Keep in mind that the owner of this delightful Indian outpost used to cook at the nearby Curry Leaf in Laurel and order the haleem. Lentils, cracked wheat, chicken and warm spices add up to a fabulous golden porridge. Note that Saravan Krishnan also put in time at Udupi Palace in Takoma Park and ask for a dosa. Fashioned from rice and lentils, the crisp golden scrolls stuffed with a choice of fresh fillings are some of the best in the Washington area. Spiced potatoes, cabbage and carrot compose one of nearly a dozen rousing fillings.
Come to think of it, there’s not much I can’t recommend at this young Indian restaurant, inviting in orange accents and set off with ornate screens. Anywhere else, the sizzling lamb kebabs might be a signature; here, they go unfinished only because the rest of the food on the table is so compelling. I’m thinking of velvety, sweet-hot Goan shrimp curry, and purple eggplant in a cloak of gravy that resonates with tamarind, peanuts and coconut. The flaky paratha, meanwhile, has become my choice mop. You will eat as if it’s Thanksgiving — too much, too fast — and love every minute.
Lunch showcases a fresh-looking buffet of a dozen or so enticements. Weekdays ($12.95) find chicken tikka masala and goat curry in the mix; weekends ($14.95) feature chicken biryani and bone-in fish curry. Anytime, lots to like.
13524 Baltimore Ave., Laurel. 301-477-4828. amberspicemd.com. Entrees, $12 to $24.
No one who’s been here shows up without a reservation. The family-run Afghan Bistro is small and cramped but also warmhearted and enormously pleasing. Thus, Monday night looks like Saturday night everywhere else. The list of specials is as long as some restaurant’s standing menus. One attraction: tender chunks of veal and spiced greens atop a mound of fragrant brown rice and inside a frame of shredded carrots sweetened with plump raisins. Another: pumpkin-stuffed dumplings in a bowl of chickpeas, lentils and minced beef, ringed with yogurt and fragrant with fresh dill.
Which is not to slight the regular menu. It, too, is a long parade of Afghan comforts, from crisp turnovers stuffed with dark greens and cilantro, cooled by a dip in avocado chutney, to marinated lamb chops, smoky from the grill and easy to whittle to the bone. A young dining companion opted for the sleeper on the menu: one of the area’s best hamburgers. Thanks to a brioche bun and sumac, garlic, lemon pepper and paprika in the seasoning, the sandwich is far from kid’s stuff.
8081 Alban Rd., Springfield. 703-337-4722. afghanbistro.com. Dinner entrees, $14.50 to $35 (lamb platter).
Its sister restaurant gets so much attention — hey, it’s hard to compete with live fire — I wouldn’t be surprised to learn Compass Rose has a Jan Brady complex. (Maydan, Maydan, Maydan!) Yet every meal at Compass Rose reminds me what a sure bet it continues to be, five years after opening off 14th Street NW.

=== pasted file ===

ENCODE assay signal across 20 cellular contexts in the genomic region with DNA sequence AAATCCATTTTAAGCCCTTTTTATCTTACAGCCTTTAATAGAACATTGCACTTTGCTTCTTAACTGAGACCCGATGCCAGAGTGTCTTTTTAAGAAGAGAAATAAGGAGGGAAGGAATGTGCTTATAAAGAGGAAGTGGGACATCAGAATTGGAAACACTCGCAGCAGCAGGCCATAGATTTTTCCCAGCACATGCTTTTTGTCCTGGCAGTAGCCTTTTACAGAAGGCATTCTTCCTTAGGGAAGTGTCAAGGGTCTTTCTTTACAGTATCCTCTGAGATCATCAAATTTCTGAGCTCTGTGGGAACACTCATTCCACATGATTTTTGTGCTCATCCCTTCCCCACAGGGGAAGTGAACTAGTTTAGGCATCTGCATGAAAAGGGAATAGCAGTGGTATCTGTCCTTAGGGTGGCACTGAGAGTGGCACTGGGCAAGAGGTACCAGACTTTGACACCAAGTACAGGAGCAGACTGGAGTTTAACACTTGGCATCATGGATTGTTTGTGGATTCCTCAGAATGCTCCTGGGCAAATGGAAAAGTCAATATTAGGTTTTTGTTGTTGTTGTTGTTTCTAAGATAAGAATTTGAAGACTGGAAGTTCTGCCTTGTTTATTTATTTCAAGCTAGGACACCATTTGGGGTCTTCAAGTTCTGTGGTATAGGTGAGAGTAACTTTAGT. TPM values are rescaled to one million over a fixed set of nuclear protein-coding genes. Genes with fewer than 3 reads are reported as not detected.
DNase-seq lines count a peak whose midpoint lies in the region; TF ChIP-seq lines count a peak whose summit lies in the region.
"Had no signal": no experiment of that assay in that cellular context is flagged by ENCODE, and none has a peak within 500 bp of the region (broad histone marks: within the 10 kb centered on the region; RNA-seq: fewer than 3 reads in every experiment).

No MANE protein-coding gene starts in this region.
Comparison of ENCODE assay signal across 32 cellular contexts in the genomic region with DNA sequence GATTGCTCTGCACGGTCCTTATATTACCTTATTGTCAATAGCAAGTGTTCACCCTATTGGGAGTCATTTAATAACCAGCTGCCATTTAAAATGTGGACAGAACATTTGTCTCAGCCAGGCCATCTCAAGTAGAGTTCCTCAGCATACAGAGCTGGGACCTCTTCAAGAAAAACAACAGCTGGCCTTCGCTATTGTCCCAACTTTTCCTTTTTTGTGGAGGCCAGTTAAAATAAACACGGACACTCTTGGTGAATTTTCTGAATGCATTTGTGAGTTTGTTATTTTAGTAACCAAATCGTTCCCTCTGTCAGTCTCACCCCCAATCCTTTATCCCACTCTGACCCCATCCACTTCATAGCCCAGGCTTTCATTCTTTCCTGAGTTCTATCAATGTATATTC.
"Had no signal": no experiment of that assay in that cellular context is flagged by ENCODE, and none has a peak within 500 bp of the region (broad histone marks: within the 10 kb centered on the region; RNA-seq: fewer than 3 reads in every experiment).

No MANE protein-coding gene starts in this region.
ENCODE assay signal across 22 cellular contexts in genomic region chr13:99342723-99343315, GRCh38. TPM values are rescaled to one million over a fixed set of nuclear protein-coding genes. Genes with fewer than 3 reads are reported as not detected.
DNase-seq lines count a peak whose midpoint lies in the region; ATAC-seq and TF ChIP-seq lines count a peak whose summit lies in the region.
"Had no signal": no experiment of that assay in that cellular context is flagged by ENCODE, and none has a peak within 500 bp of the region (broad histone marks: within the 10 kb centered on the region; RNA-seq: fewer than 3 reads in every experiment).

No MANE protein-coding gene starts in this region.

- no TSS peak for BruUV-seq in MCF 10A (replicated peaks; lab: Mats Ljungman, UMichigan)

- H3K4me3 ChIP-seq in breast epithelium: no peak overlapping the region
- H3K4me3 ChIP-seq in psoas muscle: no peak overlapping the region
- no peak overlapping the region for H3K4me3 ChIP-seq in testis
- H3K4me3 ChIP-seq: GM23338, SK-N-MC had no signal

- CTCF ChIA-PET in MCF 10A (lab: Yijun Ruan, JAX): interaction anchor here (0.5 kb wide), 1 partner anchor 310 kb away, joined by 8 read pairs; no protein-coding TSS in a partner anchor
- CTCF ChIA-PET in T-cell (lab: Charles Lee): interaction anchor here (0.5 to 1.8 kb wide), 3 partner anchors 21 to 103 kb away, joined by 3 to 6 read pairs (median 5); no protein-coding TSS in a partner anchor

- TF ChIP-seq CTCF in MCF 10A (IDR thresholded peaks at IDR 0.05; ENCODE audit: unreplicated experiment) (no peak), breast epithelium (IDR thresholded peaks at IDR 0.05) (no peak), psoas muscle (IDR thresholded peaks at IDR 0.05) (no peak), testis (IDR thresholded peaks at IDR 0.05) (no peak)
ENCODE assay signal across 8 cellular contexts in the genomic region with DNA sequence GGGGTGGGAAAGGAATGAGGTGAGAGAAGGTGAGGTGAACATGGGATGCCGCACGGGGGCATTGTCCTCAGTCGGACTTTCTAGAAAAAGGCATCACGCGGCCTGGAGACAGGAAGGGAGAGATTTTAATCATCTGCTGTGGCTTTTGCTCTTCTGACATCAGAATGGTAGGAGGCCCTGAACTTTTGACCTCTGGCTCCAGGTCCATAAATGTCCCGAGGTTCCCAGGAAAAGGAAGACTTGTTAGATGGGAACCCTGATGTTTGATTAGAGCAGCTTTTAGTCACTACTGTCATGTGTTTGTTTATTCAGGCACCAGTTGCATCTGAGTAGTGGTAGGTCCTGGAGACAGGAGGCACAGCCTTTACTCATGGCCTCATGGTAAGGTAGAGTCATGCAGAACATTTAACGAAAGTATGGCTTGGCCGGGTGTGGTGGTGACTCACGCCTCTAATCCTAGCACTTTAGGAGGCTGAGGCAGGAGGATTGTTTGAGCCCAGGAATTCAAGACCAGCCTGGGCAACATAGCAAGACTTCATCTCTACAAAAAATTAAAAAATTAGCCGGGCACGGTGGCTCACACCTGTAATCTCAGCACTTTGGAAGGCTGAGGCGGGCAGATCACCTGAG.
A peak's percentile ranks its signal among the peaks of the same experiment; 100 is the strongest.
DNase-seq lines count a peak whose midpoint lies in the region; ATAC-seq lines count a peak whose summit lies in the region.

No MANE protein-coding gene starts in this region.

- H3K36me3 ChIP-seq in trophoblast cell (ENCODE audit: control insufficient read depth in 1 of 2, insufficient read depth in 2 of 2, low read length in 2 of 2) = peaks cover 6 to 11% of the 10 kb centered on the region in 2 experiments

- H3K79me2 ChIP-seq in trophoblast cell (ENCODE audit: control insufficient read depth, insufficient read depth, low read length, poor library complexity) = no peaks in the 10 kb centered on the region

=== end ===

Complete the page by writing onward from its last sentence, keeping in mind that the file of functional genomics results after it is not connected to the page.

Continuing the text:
Inspired by street and market food, the menu lets you graze around the globe. One course, I’m in Egypt, eating barramundi under a tangy, teasing cloak of tomato sauce. Another course, Vietnam comes into view thanks to a banh mi stuffed with grilled pork, pickled vegetables and bright herbs, a sandwich to rival anything in Northern Virginia’s Eden Center. A plate of curried lamb trumpets scotch bonnets and allspice. Hello, Jamaica! Can’t decide what to eat? Book the $60-per-person “Tour of the World,” which is served family-style and includes the restaurant’s popular and cheesy khachapuri.
The visionary behind the journey is the well-traveled Rose Previte, who has a Midas touch when it comes to creating cool and comfortable spaces. Compass Rose is dressed with strings of lights, turquoise chairs, throw pillows, rugs on the walls — a mix-and-match backdrop to suit the worldly menu.
The Girl & the Vine
It’s a cafe! It’s a watering hole! It’s a food shop that stocks wine, chocolate chip cookies and Sriracha!
Every neighborhood should be so lucky to claim a spot like Girl & the Vine in Takoma Park, the all-purpose creation of married couple Jocelyne DeHaas and David Fritzler plus Rob Theriot, hospitality veterans who met when they worked for Tryst Trading Co.
Head to the upstairs bar and cafe for a sandwich and a glass of wine, maybe a juicy chicken schnitzel BLT served on an onion bun and best knocked back with a rosé from South Africa. Then again, the autumnal union of sweet potato, beet and apple between slices of nutty-tasting bread is quietly satisfying, too. But I could also make a meal of just the crisp nachos showered with shaved roast pork, sharp red onions and chopped cilantro. A curtain of zippy melted cheese provides the perfect bond.